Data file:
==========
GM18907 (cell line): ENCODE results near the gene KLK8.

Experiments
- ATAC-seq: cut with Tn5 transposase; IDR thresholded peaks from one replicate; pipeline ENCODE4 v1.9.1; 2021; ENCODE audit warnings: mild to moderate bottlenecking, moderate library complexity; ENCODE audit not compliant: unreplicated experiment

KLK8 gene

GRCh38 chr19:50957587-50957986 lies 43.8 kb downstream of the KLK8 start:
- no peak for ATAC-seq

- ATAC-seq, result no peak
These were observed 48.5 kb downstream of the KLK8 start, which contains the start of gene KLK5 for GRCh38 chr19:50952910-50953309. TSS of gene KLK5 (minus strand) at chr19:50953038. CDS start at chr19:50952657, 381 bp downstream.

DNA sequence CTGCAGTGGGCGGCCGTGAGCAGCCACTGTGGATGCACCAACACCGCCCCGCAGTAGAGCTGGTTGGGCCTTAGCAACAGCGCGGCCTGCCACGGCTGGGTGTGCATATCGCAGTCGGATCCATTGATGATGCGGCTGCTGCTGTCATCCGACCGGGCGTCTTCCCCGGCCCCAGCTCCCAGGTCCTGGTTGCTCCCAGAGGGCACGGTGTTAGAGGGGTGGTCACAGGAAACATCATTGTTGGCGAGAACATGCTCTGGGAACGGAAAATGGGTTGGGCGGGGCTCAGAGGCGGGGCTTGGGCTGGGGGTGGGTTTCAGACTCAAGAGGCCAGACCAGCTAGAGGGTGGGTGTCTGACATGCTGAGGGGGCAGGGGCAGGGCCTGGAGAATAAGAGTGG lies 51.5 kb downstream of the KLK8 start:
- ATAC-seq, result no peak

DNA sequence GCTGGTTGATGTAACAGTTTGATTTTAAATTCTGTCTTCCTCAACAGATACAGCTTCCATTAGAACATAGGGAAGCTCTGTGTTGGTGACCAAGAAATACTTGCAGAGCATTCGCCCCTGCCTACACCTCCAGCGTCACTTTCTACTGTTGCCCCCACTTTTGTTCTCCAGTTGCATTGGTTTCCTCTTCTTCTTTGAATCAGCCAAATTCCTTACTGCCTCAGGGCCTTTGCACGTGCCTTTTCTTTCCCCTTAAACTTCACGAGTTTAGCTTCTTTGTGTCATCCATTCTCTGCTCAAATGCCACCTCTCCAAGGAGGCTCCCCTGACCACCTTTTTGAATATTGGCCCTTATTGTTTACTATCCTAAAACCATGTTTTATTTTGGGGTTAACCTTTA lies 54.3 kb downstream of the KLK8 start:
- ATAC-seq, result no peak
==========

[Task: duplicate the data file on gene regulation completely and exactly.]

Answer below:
GM18907 (cell line): ENCODE results near the gene KLK8.

Experiments
- ATAC-seq: cut with Tn5 transposase; IDR thresholded peaks from one replicate; pipeline ENCODE4 v1.9.1; 2021; ENCODE audit warnings: mild to moderate bottlenecking, moderate library complexity; ENCODE audit not compliant: unreplicated experiment

KLK8 gene

GRCh38 chr19:50957587-50957986 lies 43.8 kb downstream of the KLK8 start:
- no peak for ATAC-seq

- ATAC-seq, result no peak
These were observed 48.5 kb downstream of the KLK8 start, which contains the start of gene KLK5 for GRCh38 chr19:50952910-50953309. TSS of gene KLK5 (minus strand) at chr19:50953038. CDS start at chr19:50952657, 381 bp downstream.

DNA sequence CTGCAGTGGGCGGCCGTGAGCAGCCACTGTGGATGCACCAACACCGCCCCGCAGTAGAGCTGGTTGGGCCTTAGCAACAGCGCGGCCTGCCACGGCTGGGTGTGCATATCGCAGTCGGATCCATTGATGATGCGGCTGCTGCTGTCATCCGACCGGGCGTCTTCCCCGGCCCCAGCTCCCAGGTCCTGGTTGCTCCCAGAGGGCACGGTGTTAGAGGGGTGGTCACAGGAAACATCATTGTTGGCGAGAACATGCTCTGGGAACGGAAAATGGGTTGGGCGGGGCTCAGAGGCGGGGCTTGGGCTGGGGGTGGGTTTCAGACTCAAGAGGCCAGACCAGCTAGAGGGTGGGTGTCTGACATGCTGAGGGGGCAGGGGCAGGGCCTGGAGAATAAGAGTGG lies 51.5 kb downstream of the KLK8 start:
- ATAC-seq, result no peak

DNA sequence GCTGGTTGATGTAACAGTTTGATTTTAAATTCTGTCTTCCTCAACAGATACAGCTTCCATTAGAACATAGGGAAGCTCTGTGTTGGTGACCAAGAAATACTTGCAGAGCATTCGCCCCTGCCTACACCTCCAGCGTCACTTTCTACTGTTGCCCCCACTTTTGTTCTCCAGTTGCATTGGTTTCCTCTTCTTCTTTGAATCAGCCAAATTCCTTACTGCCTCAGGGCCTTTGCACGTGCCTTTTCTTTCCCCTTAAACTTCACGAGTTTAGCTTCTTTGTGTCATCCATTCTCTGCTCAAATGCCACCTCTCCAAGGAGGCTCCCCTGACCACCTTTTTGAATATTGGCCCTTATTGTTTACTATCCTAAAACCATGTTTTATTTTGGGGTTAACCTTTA lies 54.3 kb downstream of the KLK8 start:
- ATAC-seq, result no peak